• Michael Brenner

      Hi Nick, thanks for the comments. Messaging and lead management are definitely important details to hammer out in the conversations as you work toward building a relationship with sales based on mutual respect and trust and driving towards a common goal of more sales.

  • Robert Nomura

    It’s sad that there’s any discussion about why marketing and sales should work together. Why isn’t it accepted as fact, as common sense, a no-brainer? Why does the sun rise in the East? — It just does.

    • Michael Brenner

      Hi Robert, I couldn’t agree more. I wrote this post because I continue to see an unfortunately large percentage of marketers who never received the right training or guidance or life experience to provide this insight. But I am optimistic that the changes are all moving In the right direction.

  • Christina Pappas

    There are a couple other tactics that I have tried to ‘bridge the gap’ between sales and marketing. First, I did their job for 1 day per month. So, I took everything I had given them; scripts, datasheets, whitepapers, competitor data, etc. and sat in their seat and made calls. It’s not easy, especially for someone who is not a sales person, but it gives you, as the marketer, a whole new perspective on their day to day challenges and also gave me some great ideas of more ways to help.

    Another idea (got it from HubSpot) was to setup an SLA between sales and marketing. Marketing should have a complete understanding of what sales expects as far as ‘leads’ go. Are you in agreement as to what a lead is? Then sales needs to uphold their end by calling within x days, emailing, whatever it is you decide they should do to maximize the lead. Then put it in writing and have everyone sign.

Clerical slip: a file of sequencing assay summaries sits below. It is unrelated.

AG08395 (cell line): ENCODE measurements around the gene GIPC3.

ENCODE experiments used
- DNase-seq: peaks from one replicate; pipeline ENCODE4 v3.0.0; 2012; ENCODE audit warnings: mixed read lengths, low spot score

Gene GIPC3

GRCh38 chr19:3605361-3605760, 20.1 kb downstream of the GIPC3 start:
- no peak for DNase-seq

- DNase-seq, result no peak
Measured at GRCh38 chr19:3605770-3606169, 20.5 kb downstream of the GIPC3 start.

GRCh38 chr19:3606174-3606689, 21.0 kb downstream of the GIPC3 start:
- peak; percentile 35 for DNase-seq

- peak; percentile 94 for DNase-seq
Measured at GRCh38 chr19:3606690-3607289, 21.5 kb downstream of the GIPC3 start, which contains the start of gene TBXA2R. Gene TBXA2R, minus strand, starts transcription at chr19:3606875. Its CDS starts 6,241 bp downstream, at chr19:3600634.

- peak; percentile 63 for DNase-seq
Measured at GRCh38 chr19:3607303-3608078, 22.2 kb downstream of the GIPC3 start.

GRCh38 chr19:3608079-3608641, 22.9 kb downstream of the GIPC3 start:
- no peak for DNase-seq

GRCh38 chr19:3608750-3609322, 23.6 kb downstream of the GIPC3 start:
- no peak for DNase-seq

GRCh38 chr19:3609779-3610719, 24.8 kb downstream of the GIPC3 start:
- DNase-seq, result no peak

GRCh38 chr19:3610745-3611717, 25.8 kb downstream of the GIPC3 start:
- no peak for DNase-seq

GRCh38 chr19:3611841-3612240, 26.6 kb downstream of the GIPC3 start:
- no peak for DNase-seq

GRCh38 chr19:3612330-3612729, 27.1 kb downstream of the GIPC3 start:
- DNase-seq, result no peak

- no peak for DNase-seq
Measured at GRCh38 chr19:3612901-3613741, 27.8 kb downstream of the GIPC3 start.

I am fortunate enough to work with a sales team that wants to help the overall cause so they are constantly asking ‘how do I use Twitter correctly’, ‘I saw a discussion on LinkedIn..can I answer?’ and not to mention, they write blog posts for our corporate blog. So to help and get them on board not only with what me and the rest of the marketing team are doing on a day to day basis, we have a marketing training meeting where we ‘train’ them on how to be marketers.

    • Michael Brenner

      Hi Christina! Yes those are great tips. Just oen day is enough to help gain the perspective needed to better align efforts. The SLA is also a great idea and something I have always seen work really well. In the end, your point about having a relationship with sales where you are sharing best practices shows that you are already being successful! Keep it up!

  • Brian Gilbert